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Detroit legend soon signs off

By HUBERT MIZELL, Times Sports Columnist

© St. Petersburg Times, published August 25, 2002

Nine thousand times, in 55 seasons, Ernie Harwell has signed off after broadcasting a ballgame. Thirty-three to go before the stylish, 84-year-old voice of the Detroit Tigers says goodbye.

Nine thousand times, in 55 seasons, Ernie Harwell has signed off after broadcasting a ballgame. Thirty-three to go before the stylish, 84-year-old voice of the Detroit Tigers says goodbye.

Baseball's better times keep slipping away. In a sport played by many of history's most prodigious artists, even as the game grimaces because of wavering public interest and nauseating financial gymnastics, the grand Harwell soliloquy smoothly ebbs.

Vin Scully, Harry Kalas, Jon Miller, Skip Caray ... so few play-by-play announcerswith high authoritative grace and stout impact carry on. Through the decades they have informed and entertained with sporting summer audio. Sadly, only echoes remain from Red Barber, Jack Buck, Harry Caray, Bob Prince, Mel Allen, Russ Hodges and Jack Brickhouse.

Harwell's team is locked into last place, well removed from glory times of Hank Greenberg and Al Kaline and gifted bad boy Denny McLain, but August and September are bringing memorable curtain calls, rich with cheers earned by a skinny Georgian with a style that made him a Motown legend.

In 1968, as McLain won 31 games and the Tigers ruled the World Series, social unrest was festering. Detroit was a city primed to racially explode. Through it all, the calm, near-universally respected Harwell was a mass voice of reason that did wonders in a search for calm as well as change.

When ballparks are built, there are usually statues and other monuments, honoring notable jocks, managers and owners. But, at the front of Comerica Park, a fresh edifice in downtown Detroit, there is a gigantic likeness of Harwell. A spiritual man, the tough little Marine from World War II was baptized in the River Jordan.

A grand-slam radio slugger.

Oh, the old guy could be feisty in his youth. Harwell's autobiography, Tuned to Baseball, relates an uncharacteristic episode from the '50s when an argument between Harwell and mouthy Giants manager Leo Durocher led to the two wrestling on the floor of a train bringing the team home from Chicago.

Difficult to imagine.

As his au revoir tour continues, Harwell is celebrated at almost every stop, soaking concluding hurrahs with old-fashioned humility in Boston, New York, Baltimore and other old baseball towns where legendary baseball voices are deeply appreciated.

"It's a little embarrassing," said Harwell, with an ego far smaller than his legacy. "You can't duck under a table. It's warming, hearing so many kind things from media, players and a lot of famous people, but it is opinions from fans that are most gratifying."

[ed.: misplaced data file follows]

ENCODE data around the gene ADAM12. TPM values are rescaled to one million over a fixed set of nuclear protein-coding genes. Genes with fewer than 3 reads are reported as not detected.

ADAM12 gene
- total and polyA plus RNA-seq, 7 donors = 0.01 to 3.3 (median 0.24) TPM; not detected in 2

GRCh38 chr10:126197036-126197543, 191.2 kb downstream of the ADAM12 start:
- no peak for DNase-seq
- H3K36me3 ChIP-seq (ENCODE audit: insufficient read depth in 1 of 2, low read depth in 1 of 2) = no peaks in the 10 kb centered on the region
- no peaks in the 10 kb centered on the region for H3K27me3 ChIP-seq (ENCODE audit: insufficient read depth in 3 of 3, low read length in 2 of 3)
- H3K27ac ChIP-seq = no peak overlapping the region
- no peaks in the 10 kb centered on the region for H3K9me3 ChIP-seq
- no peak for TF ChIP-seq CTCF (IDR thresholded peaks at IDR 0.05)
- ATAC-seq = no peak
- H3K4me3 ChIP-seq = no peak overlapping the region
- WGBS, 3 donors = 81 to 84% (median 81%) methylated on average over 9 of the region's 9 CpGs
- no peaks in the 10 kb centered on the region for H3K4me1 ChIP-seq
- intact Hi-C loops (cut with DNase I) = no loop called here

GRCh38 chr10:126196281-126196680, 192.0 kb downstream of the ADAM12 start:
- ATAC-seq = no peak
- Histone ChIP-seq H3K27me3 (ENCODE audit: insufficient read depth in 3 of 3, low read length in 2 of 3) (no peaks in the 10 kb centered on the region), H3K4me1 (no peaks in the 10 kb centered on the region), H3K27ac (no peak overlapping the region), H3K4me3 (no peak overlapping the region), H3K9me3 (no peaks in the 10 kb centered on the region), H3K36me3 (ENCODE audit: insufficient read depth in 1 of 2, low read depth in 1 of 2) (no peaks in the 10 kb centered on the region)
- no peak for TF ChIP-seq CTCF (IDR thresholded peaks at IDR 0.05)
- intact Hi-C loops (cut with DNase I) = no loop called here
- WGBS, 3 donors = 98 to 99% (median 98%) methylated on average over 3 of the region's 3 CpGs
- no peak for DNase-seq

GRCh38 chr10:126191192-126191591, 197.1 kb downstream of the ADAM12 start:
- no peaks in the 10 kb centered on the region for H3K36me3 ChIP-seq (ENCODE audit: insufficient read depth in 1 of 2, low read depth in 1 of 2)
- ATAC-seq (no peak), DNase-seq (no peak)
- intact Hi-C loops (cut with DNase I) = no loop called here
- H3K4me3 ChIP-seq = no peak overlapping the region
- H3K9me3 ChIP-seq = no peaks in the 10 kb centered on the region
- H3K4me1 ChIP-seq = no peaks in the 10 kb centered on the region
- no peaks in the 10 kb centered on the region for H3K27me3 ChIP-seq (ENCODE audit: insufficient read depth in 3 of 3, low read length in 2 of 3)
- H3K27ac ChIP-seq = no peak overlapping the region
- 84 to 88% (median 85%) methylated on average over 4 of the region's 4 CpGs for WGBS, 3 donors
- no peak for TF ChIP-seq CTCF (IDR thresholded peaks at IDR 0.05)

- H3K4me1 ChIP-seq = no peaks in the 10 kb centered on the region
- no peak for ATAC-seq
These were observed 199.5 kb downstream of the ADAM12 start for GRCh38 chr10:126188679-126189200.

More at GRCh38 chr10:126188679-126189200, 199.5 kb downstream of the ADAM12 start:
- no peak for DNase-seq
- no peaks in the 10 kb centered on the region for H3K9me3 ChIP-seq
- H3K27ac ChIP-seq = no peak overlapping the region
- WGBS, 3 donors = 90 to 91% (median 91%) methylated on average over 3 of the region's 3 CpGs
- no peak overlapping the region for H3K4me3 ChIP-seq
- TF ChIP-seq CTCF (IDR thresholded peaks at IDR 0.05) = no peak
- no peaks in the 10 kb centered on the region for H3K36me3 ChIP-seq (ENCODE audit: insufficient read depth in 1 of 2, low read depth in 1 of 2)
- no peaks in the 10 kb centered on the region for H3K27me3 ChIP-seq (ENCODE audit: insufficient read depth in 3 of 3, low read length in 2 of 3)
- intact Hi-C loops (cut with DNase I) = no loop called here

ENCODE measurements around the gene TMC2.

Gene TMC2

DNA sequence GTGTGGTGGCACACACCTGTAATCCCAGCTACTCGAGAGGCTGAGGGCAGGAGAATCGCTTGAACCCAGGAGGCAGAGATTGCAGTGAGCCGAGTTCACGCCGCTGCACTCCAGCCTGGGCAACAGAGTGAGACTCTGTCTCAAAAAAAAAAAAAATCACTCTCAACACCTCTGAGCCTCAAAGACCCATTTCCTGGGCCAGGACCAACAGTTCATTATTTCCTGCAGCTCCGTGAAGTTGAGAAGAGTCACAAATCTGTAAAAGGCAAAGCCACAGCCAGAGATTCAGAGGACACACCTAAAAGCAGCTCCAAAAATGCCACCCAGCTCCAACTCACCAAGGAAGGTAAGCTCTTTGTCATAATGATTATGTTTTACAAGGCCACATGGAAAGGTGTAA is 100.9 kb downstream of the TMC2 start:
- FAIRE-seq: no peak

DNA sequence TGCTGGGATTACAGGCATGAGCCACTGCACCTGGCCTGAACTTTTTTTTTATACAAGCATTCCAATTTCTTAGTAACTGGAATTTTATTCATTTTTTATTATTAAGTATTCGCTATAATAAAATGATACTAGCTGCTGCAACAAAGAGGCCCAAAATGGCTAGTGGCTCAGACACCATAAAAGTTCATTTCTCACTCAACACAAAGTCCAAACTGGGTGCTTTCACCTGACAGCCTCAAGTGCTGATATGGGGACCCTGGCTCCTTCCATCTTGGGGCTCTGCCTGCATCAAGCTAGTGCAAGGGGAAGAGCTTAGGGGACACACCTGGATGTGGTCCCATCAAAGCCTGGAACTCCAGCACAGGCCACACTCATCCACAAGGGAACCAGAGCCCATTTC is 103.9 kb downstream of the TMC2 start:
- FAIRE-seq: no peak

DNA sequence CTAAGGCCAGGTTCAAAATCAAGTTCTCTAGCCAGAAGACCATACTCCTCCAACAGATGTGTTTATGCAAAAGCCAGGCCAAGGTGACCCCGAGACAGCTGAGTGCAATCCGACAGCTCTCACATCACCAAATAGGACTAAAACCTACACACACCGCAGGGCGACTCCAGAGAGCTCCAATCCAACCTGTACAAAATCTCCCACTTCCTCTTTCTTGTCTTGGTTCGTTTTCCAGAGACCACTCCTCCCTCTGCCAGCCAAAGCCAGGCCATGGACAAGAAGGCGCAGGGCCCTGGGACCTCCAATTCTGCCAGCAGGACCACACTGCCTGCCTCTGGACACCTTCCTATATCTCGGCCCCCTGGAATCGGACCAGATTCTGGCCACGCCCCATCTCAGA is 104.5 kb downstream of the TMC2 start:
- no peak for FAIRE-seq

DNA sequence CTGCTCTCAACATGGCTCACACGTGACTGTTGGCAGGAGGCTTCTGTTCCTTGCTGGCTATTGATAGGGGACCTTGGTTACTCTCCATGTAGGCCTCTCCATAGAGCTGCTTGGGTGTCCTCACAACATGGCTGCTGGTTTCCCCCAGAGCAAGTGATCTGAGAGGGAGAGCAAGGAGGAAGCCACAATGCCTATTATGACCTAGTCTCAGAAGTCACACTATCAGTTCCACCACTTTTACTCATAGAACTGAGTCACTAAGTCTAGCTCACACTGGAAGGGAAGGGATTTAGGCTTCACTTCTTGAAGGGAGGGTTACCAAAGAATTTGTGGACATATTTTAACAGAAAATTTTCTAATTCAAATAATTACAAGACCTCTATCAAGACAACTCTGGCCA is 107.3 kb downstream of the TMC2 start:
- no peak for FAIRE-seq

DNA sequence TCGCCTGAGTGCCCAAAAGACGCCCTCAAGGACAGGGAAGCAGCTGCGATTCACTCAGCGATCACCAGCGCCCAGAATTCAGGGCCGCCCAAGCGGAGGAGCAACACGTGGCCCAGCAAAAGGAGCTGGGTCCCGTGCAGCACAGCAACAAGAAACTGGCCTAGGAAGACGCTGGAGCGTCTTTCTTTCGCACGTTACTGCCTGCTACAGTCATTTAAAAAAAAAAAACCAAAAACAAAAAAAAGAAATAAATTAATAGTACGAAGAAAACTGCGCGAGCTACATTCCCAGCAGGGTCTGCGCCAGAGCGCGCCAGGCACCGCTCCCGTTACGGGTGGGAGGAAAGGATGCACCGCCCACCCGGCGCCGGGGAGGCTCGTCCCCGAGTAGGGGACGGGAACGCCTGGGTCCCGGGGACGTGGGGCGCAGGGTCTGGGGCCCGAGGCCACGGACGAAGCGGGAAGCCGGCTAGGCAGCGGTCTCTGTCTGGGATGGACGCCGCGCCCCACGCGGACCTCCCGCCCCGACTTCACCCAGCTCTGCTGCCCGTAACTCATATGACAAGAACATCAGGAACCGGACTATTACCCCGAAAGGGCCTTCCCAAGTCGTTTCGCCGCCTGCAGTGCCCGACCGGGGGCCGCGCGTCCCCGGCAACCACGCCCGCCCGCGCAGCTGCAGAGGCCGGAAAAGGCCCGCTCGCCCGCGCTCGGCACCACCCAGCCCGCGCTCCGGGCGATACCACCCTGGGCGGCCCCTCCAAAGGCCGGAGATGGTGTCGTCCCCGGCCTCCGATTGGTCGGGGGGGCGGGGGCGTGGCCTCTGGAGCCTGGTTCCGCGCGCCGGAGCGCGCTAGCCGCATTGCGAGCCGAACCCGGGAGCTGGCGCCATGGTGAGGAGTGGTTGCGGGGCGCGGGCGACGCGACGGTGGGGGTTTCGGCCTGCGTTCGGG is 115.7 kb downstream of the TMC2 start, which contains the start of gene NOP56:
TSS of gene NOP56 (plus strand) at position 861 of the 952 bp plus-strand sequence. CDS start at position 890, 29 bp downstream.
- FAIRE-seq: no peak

Harwell grew up in Atlanta. As a kid, he delivered the Atlanta Georgian, throwing daily newspapers on a route that included the home of Margaret Mitchell, author of Gone With the Wind.

He is everybody's pal.

Tampa Bay has been blessed, having the Harwells as offseason residents of Dunedin. I keep learning Ernie stuff, like movie cameos in Paper Lion, the George Plimpton fantasy, as well as the Oscar-gobbling masterpiece, One Flew over the Cuckoo's Nest.

Harwell, with Jack Nicholson.

After breaking into radio, Harwell was so solid on Atlanta Crackers minor-league games that a 1948 inquiry came from Branch Rickey, the Brooklyn general manager who had shattered tradition a season earlier by making Jackie Robinson the majors' first black player of the modern era.

Florida graduate Barber had been drydocked with ulcers and the Dodgers came after another grand southern voice. Earl Mann, crafty owner of the Crackers, demanded compensation. He got a catcher from the Brooklyn organization, the only player-for-announcer trade ever.

Harwell was on the Dodgers mike for Robinson's best season in 1949 when the second baseman led the National League with a .342 batting average and was named MVP.

Harwell soon jumped across town to the New York Giants, working their games in 1951 when Willie Mays broke in. In relative obscurity, Harwell described the homer "Heard 'Round the World," when Bobby Thomson broke Brooklyn's heart with bottom-of-the-ninth 1951 playoffs heroics.

You have heard a thousand replays of Hodges' description of Thomson's act, as a Ralph Branca pitch was flown into Polo Grounds seats, bringing repeated radio shouts of, "The Giants win the pennant!" from Hodges.

Harwell was working that game on a still-infant medium -- television -- and now says, "Only my Lulu remembers what I said." Lulu Harwell has been his loved and enduring sidekick, dating to Atlanta. This is their 62nd year of marriage.

Young thinkers, both of them.

"More than anything, after my final game in Toronto (Sept. 29)," Harwell said, "we'll do what Miz Lulu wants. I'll grow some flowers, do a little writing, but the radio show will be over. But the first choices belong to her. It's time."

Workers from Detroit auto assembly lines will cheer, then wipe tears, as Ernie's era ends. Retirees remember listening to Ernie in their teens. Michigan generations matured to his words. When an ill-advised Tigers owner planned to fire Harwell a dozen seasons ago, people rallied so impressively the idiocy was overcome and Harwell went on doing baseball.

Leaving now, on his terms.

-- To reach Hubert Mizell, e-mail mmizell02@earthlink.net or mail to P.O. Box 726, Nellysford, VA 22958.

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